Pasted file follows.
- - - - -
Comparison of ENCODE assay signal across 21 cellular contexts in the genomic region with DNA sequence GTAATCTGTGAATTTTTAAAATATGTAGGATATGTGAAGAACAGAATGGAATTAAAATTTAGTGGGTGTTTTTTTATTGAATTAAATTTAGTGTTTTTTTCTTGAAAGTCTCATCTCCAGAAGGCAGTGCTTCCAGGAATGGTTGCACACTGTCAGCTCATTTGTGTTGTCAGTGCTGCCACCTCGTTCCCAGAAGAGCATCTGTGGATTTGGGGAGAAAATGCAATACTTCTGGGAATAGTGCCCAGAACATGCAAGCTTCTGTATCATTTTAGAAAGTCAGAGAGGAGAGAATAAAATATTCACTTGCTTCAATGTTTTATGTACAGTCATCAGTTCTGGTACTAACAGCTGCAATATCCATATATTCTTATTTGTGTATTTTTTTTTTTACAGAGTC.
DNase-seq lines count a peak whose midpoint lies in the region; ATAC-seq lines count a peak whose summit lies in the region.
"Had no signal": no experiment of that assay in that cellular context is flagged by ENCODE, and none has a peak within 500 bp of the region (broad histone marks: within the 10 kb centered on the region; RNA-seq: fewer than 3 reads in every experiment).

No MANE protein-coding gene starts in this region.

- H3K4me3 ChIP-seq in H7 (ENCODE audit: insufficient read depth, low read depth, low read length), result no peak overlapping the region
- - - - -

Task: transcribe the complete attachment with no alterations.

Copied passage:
Comparison of ENCODE assay signal across 21 cellular contexts in the genomic region with DNA sequence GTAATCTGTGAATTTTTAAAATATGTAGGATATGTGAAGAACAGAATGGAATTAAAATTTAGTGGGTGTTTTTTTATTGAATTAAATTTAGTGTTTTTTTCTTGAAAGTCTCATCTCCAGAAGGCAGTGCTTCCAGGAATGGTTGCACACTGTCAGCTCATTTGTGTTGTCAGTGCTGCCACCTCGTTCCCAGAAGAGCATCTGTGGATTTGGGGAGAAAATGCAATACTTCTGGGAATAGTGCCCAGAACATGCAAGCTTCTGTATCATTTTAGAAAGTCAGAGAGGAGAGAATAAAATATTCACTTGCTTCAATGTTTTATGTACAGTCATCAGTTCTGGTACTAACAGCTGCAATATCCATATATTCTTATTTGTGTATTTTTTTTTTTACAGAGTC.
DNase-seq lines count a peak whose midpoint lies in the region; ATAC-seq lines count a peak whose summit lies in the region.
"Had no signal": no experiment of that assay in that cellular context is flagged by ENCODE, and none has a peak within 500 bp of the region (broad histone marks: within the 10 kb centered on the region; RNA-seq: fewer than 3 reads in every experiment).

No MANE protein-coding gene starts in this region.

- H3K4me3 ChIP-seq in H7 (ENCODE audit: insufficient read depth, low read depth, low read length), result no peak overlapping the region